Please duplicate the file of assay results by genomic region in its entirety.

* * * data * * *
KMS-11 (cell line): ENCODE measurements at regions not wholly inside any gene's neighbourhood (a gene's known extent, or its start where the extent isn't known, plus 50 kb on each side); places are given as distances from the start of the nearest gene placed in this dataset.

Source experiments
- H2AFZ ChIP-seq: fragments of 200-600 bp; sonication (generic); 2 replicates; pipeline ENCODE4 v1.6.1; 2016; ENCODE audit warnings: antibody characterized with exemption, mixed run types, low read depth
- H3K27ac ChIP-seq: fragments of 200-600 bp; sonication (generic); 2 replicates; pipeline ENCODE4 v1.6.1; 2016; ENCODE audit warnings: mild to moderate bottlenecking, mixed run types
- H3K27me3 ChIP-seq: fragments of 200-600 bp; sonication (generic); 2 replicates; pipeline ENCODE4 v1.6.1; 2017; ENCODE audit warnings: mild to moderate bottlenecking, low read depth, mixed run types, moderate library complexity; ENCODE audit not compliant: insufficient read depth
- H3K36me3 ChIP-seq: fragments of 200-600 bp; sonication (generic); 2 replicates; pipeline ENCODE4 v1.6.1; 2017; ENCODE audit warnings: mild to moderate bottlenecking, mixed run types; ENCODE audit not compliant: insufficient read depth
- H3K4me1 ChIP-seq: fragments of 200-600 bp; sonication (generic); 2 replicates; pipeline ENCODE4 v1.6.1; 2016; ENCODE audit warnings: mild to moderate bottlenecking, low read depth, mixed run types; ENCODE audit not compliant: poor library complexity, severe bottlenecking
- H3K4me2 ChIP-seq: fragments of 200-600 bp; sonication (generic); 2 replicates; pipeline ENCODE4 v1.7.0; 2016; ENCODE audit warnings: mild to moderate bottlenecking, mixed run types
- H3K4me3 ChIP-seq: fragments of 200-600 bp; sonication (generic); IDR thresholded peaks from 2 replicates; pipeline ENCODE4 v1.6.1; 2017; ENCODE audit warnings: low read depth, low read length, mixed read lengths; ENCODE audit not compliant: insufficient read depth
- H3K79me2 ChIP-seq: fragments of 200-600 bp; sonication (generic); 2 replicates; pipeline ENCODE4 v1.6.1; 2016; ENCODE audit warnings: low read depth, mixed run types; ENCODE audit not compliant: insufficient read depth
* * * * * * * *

KMS-11 (cell line): ENCODE measurements at regions not wholly inside any gene's neighbourhood (a gene's known extent, or its start where the extent isn't known, plus 50 kb on each side); places are given as distances from the start of the nearest gene placed in this dataset.

Source experiments
- H2AFZ ChIP-seq: fragments of 200-600 bp; sonication (generic); 2 replicates; pipeline ENCODE4 v1.6.1; 2016; ENCODE audit warnings: antibody characterized with exemption, mixed run types, low read depth
- H3K27ac ChIP-seq: fragments of 200-600 bp; sonication (generic); 2 replicates; pipeline ENCODE4 v1.6.1; 2016; ENCODE audit warnings: mild to moderate bottlenecking, mixed run types
- H3K27me3 ChIP-seq: fragments of 200-600 bp; sonication (generic); 2 replicates; pipeline ENCODE4 v1.6.1; 2017; ENCODE audit warnings: mild to moderate bottlenecking, low read depth, mixed run types, moderate library complexity; ENCODE audit not compliant: insufficient read depth
- H3K36me3 ChIP-seq: fragments of 200-600 bp; sonication (generic); 2 replicates; pipeline ENCODE4 v1.6.1; 2017; ENCODE audit warnings: mild to moderate bottlenecking, mixed run types; ENCODE audit not compliant: insufficient read depth
- H3K4me1 ChIP-seq: fragments of 200-600 bp; sonication (generic); 2 replicates; pipeline ENCODE4 v1.6.1; 2016; ENCODE audit warnings: mild to moderate bottlenecking, low read depth, mixed run types; ENCODE audit not compliant: poor library complexity, severe bottlenecking
- H3K4me2 ChIP-seq: fragments of 200-600 bp; sonication (generic); 2 replicates; pipeline ENCODE4 v1.7.0; 2016; ENCODE audit warnings: mild to moderate bottlenecking, mixed run types
- H3K4me3 ChIP-seq: fragments of 200-600 bp; sonication (generic); IDR thresholded peaks from 2 replicates; pipeline ENCODE4 v1.6.1; 2017; ENCODE audit warnings: low read depth, low read length, mixed read lengths; ENCODE audit not compliant: insufficient read depth
- H3K79me2 ChIP-seq: fragments of 200-600 bp; sonication (generic); 2 replicates; pipeline ENCODE4 v1.6.1; 2016; ENCODE audit warnings: low read depth, mixed run types; ENCODE audit not compliant: insufficient read depth